Our original plan was to hike all the way through Desolation Valley, up over Dick’s Pass, and camp at Dick’s Lake, but it became clear pretty early we weren’t going to make it. We thought about going to Lake Gilmore, but I remember it as being kind of buggy there, so we stopped short at Suzie Lake.IMG_0714

Lake Aloha and the Crystal Range (Dad & I hiked up Pyramid Peak, the one on the left, once)

The next morning we were on trail by 0630 and heading up Dick’s Pass. The mosquitos were terrible near Lake Gilmore, so it looks like it was a good idea not to camp there. We were slow going up the pass but made it by 0930. Another beautiful day!IMG_0715



My ankle is doing fine. After much thought and consultation with the expedition medic we decided it was just hurting from rolling it on too many rocks. It happens a lot out here (or like back in the High Sierra). Not enough to cause a break or sprain, but do that several times a day for a month and you can really piss your ankle off! Anyway, the pattern all week has been that it hurts when I get up, but once I get going for a half hour or so, it warms up and feels fine for the rest of the day. Nonetheless, I’ve been careful not to roll it again.IMG_0718

Dick’s Peak/Lake. We climbed that one once too.

We had lunch at Fontenallis Lake, and then hiked past the Velmas, over Phipps Pass, and camped just north of the wilderness boundary for a 17 mile day. It was really cool to be in familiar country where I know the names of the lakes and (have climbed) most of the mountains. Most of this trip I have had little idea where I am or what I am looking at.

The next morning we were hiking by 6 through fields of wildflowers on another gorgeous day. I think the flowers are at their peak right now.IMG_0719




We hiked past Twin Peaks where the TRT separates from the PCT and then had some nice ridge walking along the crest around Ward Peak/Alpine Meadows.IMG_0725


We camped near the trail to Five Lakes for an 18 mile day. We might have stopped sooner but the last 8 miles of ridge walking had no water and there wasn’t anywhere to camp anyway. Dad was super tired, as you may imagine.

Our original plan was to hike from Echo to Donner, but it was too far. We decided to get off trail at Squaw Valley where I learned to ski when I was about 8 and where Dad and I have spent lots of time together. Thus, we did manage to hike together through the part of the Sierra where we have so much history together, which I think is incredibly, unbelievably cool. Not too many 71 year old fathers would do that for their son.IMG_0733


We got off trail at the Granite Chief trail and hiked down to Squaw Valley, which was rocky and slow. But it worked out pretty well. My friend Kathy, who is doing amazing Trail Angel duty for us arrived within minutes and we had a wonderful lunch at The Village there.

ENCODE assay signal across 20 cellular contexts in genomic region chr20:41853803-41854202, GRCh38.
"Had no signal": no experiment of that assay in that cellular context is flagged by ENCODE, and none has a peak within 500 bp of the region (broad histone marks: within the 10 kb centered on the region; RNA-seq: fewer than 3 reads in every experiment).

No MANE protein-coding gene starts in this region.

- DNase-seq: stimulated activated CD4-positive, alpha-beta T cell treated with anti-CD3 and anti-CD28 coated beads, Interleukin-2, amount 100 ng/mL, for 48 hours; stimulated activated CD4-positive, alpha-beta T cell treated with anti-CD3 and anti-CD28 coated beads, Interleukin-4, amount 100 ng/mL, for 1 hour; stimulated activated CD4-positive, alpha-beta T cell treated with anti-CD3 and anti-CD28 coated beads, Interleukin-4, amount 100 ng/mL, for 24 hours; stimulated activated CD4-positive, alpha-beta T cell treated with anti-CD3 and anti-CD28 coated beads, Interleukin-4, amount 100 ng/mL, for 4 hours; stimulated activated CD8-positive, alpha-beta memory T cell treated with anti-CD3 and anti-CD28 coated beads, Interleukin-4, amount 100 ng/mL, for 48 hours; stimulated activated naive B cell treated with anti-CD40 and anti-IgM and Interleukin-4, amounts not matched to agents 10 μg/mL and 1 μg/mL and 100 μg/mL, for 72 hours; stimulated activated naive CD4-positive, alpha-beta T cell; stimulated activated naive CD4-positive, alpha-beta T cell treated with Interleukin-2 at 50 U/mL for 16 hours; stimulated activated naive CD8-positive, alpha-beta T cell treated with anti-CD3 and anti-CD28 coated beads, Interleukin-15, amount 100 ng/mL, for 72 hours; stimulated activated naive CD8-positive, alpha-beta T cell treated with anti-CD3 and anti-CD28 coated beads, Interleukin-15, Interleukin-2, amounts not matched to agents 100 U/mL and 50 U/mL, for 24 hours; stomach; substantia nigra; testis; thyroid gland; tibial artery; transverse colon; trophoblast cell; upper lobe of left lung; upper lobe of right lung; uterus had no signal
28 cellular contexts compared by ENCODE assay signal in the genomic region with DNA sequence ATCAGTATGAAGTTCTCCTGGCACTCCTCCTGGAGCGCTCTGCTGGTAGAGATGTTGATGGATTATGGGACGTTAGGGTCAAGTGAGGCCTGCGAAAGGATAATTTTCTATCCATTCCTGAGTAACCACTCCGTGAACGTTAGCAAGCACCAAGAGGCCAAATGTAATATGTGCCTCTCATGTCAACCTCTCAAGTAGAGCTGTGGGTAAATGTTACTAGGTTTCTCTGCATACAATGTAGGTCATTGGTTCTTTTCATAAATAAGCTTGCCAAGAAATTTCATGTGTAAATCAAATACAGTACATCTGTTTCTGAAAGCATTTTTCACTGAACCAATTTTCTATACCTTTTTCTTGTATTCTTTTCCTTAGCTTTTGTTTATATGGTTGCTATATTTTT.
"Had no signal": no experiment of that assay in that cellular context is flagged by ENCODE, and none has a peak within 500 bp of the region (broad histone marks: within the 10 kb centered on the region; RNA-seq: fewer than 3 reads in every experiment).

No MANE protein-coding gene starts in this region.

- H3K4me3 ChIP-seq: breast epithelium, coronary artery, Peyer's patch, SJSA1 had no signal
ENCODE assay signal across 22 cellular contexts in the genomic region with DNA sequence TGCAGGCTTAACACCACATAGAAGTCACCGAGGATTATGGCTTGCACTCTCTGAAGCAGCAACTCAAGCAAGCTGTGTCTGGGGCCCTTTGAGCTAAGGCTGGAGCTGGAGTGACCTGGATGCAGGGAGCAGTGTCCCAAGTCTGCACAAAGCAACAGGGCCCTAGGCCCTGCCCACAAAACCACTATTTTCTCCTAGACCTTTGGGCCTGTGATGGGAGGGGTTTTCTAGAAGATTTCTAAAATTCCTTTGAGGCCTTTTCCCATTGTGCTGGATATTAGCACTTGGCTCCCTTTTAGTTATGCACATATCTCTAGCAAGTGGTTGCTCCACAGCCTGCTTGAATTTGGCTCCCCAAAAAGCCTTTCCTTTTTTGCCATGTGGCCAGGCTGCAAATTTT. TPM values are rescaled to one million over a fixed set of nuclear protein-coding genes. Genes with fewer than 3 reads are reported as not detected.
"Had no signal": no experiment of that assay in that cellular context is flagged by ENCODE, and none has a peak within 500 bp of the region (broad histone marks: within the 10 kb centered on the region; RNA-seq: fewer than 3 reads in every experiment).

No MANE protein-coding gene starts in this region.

Looks a lot steeper without snow on it. I ski down this shit? Crazy.

We dropped David off in Truckee to be picked up by his dad, and then took my Dad to the Reno airport so he could catch his plane to a wedding in Texas. Then Kathy took me back to her wonderful place in the woods outside Nevada City. Everything would be perfect except it’s too damn hot! It’s over 100 in the Central Valley. I guess I’d better get used to it. I don’t know what to do with my ten-degree bag. I guess it will make a good pillow for the next few weeks.

Injured and Off Trail

It was pretty windy all night, but I wasn’t cold even though I was “cowboying” with no shelter. I smelled smoke in the middle of the night. That smell used to make me think of campfires, but after 20 years with the Forest Service it reminds me more of wildfires now. I didn’t see any flames, and I was surrounded by a heck of a lot of granite, so I wasnt too worried. It probably was a campfire, although why people were up having a fire at four AM, I don’t know.IMG_0708

In fact, I had tons of sky, especially to the east, and I can tell you First Light up there is around 0415, and full sun was upon me at 0515. I hit the trail around 0600 hoping to hike as many of the 40 miles to Echo Summit as I could in hopes of arriving mid-afternoon tomorrow.IMG_0709

The bottoms of my feet had not miraculously healed overnight, but they were slightly better. I tried some different socks. What really hurt was my ankle. After only 20 minutes I stopped and put some moleskin on. That didn’t seem to help, so after another hour I decided to cut away the part of my shoe that was rubbing my ankle. Again, still very confused why shoes with 250 miles on them would all of a sudden start hurting. Things were still bad when I stopped for lunch at ten, so I cut away the entire left side of my shoe all around the ankle. That should do it!